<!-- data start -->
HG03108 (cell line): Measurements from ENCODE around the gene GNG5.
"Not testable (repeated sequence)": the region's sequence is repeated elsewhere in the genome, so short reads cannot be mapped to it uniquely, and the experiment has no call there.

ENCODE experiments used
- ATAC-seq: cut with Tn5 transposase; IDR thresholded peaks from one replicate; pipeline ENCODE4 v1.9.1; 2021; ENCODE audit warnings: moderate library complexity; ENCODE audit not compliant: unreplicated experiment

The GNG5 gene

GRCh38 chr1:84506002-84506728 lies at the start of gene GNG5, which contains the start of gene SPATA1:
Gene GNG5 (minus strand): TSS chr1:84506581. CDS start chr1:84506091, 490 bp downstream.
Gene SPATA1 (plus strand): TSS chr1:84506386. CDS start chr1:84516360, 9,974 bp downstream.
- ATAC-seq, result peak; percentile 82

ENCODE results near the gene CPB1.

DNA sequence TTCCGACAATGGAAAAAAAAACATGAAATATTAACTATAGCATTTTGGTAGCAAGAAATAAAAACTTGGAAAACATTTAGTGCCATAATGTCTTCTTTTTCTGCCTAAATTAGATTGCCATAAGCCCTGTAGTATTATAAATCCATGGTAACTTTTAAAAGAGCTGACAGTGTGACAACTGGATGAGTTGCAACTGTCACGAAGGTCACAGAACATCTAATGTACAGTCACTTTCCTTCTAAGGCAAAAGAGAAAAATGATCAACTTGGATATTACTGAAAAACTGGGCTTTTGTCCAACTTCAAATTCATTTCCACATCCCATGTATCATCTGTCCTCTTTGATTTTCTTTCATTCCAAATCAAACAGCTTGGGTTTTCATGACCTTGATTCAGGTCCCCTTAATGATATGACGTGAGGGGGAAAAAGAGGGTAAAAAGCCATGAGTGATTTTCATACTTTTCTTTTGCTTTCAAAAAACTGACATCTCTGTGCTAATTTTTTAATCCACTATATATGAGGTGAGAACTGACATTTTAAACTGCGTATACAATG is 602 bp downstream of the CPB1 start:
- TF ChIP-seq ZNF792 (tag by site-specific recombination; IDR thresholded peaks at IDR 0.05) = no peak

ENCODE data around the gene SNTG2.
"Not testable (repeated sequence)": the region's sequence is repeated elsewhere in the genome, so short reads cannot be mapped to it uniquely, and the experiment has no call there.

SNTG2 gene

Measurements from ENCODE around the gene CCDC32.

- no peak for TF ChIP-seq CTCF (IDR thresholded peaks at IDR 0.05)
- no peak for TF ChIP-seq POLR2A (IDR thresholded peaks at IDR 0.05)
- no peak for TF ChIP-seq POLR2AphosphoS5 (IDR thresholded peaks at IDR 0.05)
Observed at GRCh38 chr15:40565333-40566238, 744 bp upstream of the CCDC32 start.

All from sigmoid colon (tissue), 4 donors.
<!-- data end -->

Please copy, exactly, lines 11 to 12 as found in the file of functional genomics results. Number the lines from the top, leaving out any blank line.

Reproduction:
DNA sequence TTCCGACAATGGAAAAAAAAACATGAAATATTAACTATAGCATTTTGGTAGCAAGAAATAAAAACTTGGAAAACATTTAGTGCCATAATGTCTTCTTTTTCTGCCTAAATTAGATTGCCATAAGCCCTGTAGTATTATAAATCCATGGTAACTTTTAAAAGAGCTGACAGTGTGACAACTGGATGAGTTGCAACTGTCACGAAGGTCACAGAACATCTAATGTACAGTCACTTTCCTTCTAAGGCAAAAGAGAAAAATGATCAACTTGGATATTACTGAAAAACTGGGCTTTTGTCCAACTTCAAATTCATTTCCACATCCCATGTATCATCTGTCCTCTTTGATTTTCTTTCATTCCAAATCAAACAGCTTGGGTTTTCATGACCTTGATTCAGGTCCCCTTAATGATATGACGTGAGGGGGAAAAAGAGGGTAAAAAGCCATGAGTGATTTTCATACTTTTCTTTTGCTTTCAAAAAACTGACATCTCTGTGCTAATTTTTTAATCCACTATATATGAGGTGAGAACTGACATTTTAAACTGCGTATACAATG is 602 bp downstream of the CPB1 start:
- TF ChIP-seq ZNF792 (tag by site-specific recombination; IDR thresholded peaks at IDR 0.05) = no peak